Celebrating with Timpano!

timpano It’s Timpano time again! If you’re a regular reader of my blog you know I previously featured Timpano a few times already in the course of my almost seven years here on Proud Italian Cook. I can’t help it, it’s such a celebratory meal, like making homemade ravioli, I don’t make it that often but when I do, it’s for a special occasion.

Many years ago I watched the movie Big Night, which by the way I think is one of the best “foodie” movies ever made, two brothers own a restaurant that’s not doing so well so they try and impress there guests by making a Timpano.

Stanley Tucci is in the movie and the actual Timpano recipe comes from his own personal family. To me the highlight of the movie was the  Timpano scene. It will be forever embedded in my mind,  here’s a You Tube clip, and the minute I saw it I knew I would be making this spectacular meal, it’s like an event, it actually consists of very common ingredients, nothing much out of the ordinary, but the presentation is extraordinary!

ingredients for making timpano When making Timpano you’ll find that it’s all about using the correct pan which so happens to be  made of enamelware, you have to have the right size and shaped pan to hold three pounds of pasta, provolone, eggs, mini meatballs, Genoa salami, sauce and grated cheese and it has to be deep enough so you can make several layers before it gets nicely wrapped into the dough and when you finely unmold it, there’s a nice dome like shape to it, here’s what I use.  This recipe feeds at least 16 people!

I’m not going to kid you, it’s a labor of love, but isn’t that what we all do for special occasions, we go all out?  What I really like about making Timpano is that everything can be prepped way ahead of time. I make all my sauce and mini meatballs a week before and stick them in the freezer until the day before, then a couple of days before the party I boil and peel my hard boiled eggs, dice up the provolone and Genoa salami, and make sure I have plenty of romano cheese grated.

Over the years I’ve adapted the recipe a little, I don’t make the heavy ragu that the original recipe calls for, I personally don’t think you need it, there’s so much meat that goes into the layers anyway, to me a nice light marinara made with olive oil, fresh basil, garlic and good San Marzano tomatoes is just right, of course I always make plenty of extra sauce because you’ll want to spoon some on each piece.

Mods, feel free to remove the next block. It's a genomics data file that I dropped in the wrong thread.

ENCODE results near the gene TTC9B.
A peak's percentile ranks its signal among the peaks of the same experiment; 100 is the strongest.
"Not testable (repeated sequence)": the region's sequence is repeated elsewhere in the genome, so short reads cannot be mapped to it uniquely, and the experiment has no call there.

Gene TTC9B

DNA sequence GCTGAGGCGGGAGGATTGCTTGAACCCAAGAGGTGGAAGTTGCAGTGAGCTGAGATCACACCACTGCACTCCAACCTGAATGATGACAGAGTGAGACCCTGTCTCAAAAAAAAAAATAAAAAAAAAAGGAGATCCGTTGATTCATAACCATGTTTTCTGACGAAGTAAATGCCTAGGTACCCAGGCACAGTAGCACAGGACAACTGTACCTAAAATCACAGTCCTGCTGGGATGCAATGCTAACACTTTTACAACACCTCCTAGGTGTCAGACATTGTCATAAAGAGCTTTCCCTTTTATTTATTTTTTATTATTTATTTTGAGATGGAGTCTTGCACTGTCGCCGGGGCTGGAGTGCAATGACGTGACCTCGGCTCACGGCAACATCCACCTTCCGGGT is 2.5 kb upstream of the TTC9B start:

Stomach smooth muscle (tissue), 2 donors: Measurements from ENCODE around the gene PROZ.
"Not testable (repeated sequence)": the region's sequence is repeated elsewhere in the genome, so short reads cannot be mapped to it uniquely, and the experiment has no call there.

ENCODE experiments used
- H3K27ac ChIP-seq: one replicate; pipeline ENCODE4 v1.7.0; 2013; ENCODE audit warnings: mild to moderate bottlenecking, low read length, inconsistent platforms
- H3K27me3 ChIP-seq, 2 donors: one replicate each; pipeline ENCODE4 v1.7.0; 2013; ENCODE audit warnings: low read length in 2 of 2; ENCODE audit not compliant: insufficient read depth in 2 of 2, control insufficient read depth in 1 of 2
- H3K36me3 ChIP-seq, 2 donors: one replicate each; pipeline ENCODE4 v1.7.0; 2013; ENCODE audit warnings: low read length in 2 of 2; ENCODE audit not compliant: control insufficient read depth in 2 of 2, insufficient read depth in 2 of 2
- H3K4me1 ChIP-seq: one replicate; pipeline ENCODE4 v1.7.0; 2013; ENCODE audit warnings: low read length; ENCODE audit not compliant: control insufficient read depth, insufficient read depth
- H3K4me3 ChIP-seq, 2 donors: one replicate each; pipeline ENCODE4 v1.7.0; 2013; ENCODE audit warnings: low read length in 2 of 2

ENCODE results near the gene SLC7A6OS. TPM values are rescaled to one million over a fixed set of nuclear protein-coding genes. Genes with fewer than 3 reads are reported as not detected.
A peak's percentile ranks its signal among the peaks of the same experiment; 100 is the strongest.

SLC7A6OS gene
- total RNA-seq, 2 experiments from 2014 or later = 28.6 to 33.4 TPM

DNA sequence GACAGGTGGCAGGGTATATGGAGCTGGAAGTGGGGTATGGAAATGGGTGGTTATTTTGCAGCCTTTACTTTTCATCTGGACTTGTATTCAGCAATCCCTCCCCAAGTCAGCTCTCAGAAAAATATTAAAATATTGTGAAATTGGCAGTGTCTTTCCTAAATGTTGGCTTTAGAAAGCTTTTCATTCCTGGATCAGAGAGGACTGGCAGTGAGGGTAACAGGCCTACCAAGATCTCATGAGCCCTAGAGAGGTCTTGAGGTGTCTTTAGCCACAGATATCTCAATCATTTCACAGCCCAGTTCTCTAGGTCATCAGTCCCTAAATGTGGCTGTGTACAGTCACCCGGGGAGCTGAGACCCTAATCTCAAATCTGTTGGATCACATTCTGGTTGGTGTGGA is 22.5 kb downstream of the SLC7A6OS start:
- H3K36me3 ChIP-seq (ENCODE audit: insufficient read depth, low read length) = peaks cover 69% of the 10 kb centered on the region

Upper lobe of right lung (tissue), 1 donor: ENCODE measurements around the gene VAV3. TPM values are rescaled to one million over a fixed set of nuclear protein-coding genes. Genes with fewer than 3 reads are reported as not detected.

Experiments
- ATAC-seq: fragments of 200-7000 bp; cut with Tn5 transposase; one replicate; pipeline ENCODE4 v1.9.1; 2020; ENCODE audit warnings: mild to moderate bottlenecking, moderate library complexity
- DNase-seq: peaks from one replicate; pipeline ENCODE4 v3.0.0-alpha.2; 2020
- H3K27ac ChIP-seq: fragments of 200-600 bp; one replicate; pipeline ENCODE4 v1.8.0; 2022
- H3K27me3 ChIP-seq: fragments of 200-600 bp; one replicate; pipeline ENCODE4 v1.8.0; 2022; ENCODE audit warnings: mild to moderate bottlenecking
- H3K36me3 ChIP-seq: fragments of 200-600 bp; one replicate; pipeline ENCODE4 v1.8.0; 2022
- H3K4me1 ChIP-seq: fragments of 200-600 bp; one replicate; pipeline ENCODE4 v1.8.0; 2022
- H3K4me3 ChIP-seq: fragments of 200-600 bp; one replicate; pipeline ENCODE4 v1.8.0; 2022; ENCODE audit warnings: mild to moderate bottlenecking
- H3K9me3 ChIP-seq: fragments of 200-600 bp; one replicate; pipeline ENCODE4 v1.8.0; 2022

The recipe gives you the exact amounts of cheese, salami and meatballs you should use but I always throw in extra, the only thing I do exact is the hardboiled egg amount.  I will post the link to the original recipe at the end of this post.

rolled out timpano dough I can’t tell you how much I love this dough, it comes out perfect every time, I make it the night before, wrap it good in plastic wrap then refrigerate it, just bring it to room temperature before you start to roll it.  Be patient when rolling, let it rest, then roll, it needs to be thin, you should be able to see the counter coming through the dough.

rolled out timpano dough The dough circle needs to be big enough to drape the bowl like in the photo above because once you start adding all the ingredients the sides will rise up a bit, plus you need enough to be able to cover and wrap all the ingredients inside.

steps in making timpano Then all the layering begins! See the bottom picture of the pan? look at the edge, you can see the pan design coming through, that’s how thin your dough has to be otherwise your Timpano will be too heavy and crusty and you don’t want that!

making timpano Layered up to the top, almost done with the filling!

topping off the timpano Add the last layer of sauce and a drizzle of beaten eggs all over the top to seal everything in.

wrapped timpano ready for the oven Wrap it, trim it, and stick it in the oven! My advice is to read, read, read the recipe, I even printed it out and highlighted the important steps so I wouldn’t forget, at one point you have to take it out of the oven and put foil over the top and then back in, if you forget this step with the foil it can ruin the whole thing, my poor friend did that once, so please use a timer and pay attention when it dings.

finished baking timpano Every oven is different but the Timpano should be golden brown with an internal temperature of 120 degrees.

Timpano When you unmold it you can’t just cut into it, a very important step is to let it rest, I repeat, let it rest! If you don’t you’ll have a gloppy mess, and that would be so sad after all that work. Go pour some drinks and mingle with your guests, give it about an hour, believe me it will still be hot.

cut open timpano Then you’ll be able to cut it into sharp clean wedges for everyone, see how nice and thin that dough is?

grilled vegetable platter You might wonder what to serve with Timpano, well since it’s summertime I decided to make a platter of grilled veggies and a nice big Italian salad, that’s it, that’s all you’ll need, trust me.

plated timpano slice Cut your wedges which are nicely held together and spoon warm marinara on top, you’re ready to dig in!

a wedge of timpano If you’re lucky enough there might be a piece leftover for the next day…

celebrating with timpano We had a lot to celebrate, with a ton of hard work and endurance my daughter received her yoga teacher training certificate, it was also my sons birthday, and my niece and a good family friend just completed a triathlon. We’re very proud of them all, they work extremely hard but they sure know how to party!

Here’s a link to the Timpano recipe, within that recipe you’ll find another link to the Family Tucci ragu.

 

Signature